Group test: Men’s touring shorts

1 Corinne Dennis Traditional Style Touring Shorts; 2 Rapha Men’s Trail Shorts; 3 Altura All Roads Men’s Repel Cycling Shorts; 4 Endura Singletrack Lite Short
Lycra shorts are de rigueur for racing but only optional for touring. Cycle magazine’s technical editor Richard Hallett tests four baggy alternatives

Summer cycle touring means shorts, and for many tourists that means shorts that are a looser fit than the skin-tight clothing worn by competitive cyclists. Baggy shorts suit more leisured cycling and go unnoticed when off the bike.

Designs range from the very baggy, long shorts favoured by mountain bikers through to more sober designs with a lineage stretching back to the cycle touring boom of the 1920s.

Leg length is critical for cycling shorts, since the hems ride up when pedalling and shorts that look fine when walking can look alarmingly brief in the saddle.

Pockets are a good idea and are invaluable off the bike, but bulky objects placed in front pockets can prove troublesome on a ride, while those in pockets on the outer thighs can cause chafing. It may be worth transferring items such as a wallet or phone from the shorts to, say, a bar bag during the ride itself.

Fabric choice is also hugely important. Some sort of lightweight, technical fabric with sweat-wicking capability and at least some stretch will prove much more comfortable than the stiff, usually cotton-based cloth used for non-cycling shorts.

A removable liner, whether padded or not, can add comfort and can usually be washed and dried more easily than the shorts. Two or more such liners can be carried on a longer tour at a small cost in weight and bulk.

1. Corinne Dennis Traditional Style Touring Shorts

£55.99. Available from Corinne Dennis.

With four pockets, a non-padded integral ‘comfort’ liner, and a stretch waistband with belt loops, these shorts live up to their name: the look and specification are as traditional as you could imagine. They have a pleasing mix of fit and length and are loose enough for comfortable pedalling without flapping.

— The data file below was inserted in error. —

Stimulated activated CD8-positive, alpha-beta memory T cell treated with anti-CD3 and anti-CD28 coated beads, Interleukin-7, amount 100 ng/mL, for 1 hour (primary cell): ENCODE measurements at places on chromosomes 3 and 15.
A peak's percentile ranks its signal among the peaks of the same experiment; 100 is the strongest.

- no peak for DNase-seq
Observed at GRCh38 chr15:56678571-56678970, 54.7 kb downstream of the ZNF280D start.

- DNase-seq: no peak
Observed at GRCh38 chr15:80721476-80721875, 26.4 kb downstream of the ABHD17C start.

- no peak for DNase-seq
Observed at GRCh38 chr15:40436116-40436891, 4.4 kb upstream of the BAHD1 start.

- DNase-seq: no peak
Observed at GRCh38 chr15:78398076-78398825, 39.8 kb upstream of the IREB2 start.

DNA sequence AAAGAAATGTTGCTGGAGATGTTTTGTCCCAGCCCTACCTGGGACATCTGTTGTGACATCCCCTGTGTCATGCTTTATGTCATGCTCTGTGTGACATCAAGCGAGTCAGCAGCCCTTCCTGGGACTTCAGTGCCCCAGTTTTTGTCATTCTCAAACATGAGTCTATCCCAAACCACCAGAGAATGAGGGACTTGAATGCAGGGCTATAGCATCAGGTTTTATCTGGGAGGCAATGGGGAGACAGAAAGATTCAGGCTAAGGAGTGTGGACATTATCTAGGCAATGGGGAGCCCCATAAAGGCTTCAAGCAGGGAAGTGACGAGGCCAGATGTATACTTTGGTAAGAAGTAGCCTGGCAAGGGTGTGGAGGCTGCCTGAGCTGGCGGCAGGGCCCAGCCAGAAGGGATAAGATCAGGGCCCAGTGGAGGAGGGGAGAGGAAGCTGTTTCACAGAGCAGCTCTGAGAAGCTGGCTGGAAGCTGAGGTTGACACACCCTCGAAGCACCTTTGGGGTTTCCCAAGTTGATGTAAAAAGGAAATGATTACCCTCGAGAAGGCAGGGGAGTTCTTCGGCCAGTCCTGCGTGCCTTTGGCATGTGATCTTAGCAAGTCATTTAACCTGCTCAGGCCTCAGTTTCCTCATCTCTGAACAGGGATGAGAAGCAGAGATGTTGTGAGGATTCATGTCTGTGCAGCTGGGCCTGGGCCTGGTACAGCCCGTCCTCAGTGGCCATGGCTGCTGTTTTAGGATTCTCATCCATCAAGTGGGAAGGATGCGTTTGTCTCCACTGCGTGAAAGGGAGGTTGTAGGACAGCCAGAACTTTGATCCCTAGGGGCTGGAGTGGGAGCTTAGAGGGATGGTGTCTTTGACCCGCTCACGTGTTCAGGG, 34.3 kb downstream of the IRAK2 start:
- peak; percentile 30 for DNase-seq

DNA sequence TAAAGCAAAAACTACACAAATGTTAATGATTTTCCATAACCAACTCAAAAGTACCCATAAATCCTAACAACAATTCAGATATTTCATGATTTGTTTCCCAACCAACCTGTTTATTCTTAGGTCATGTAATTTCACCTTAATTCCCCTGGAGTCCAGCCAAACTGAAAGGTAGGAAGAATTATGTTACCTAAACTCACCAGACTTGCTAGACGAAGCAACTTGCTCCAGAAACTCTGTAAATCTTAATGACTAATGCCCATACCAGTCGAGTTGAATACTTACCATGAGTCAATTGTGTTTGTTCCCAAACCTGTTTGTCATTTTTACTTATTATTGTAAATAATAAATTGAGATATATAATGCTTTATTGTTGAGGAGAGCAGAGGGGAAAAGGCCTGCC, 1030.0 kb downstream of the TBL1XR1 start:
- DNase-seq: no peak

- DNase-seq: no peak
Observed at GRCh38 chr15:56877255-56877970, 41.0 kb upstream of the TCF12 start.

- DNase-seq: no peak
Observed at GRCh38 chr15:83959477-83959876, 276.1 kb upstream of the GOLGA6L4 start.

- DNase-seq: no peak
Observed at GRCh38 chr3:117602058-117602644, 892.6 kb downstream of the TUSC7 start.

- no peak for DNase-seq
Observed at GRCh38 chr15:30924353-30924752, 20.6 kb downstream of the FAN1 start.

The belt loops might be superfluous, as the shorts have an elasticated waistband, but the thin, integral liner is useful with or without a padded addition. The four pockets provide plenty of storage in a garment constructed in a crease-resistant, minimally stretchy ‘poly-Lycra’ cloth.

Sizes S-XXXL. Navy or grey. Nearest women’s equivalent is the Ladies Baggy 3/4 Capris (£53.99).

Verdict: Conservatively styled, well specced, and comfortable.

2. Rapha Men’s Trail Shorts

£130. Available from Rapha.

Rapha’s Men’s Trail Shorts may be designed for ‘the trail’ but will work just as well on a road tour thanks to their reserved styling and tailored fit.

The cinch-strap closure is not elasticated and must be adjusted for in-ride comfort but if you forget to do so there’s little chance of a good lunch over-taxing the high-tech Italian slide-button closure. Belt loops are provided for even greater reassurance. The two front pockets are open, with zippers closing the downwards-angled thigh-side pockets.

The shorts are designed to be worn with Rapha’s Bib Trail Liner and the two can be bought as a bundle at a discount.

Sizes XS-XXL. Five sober colour options. A women’s version is available.

Verdict: Sophisticated shorts for use off road but equally good on.

3. Altura All Roads Men’s Repel Cycling Shorts

£65. Available from Altura.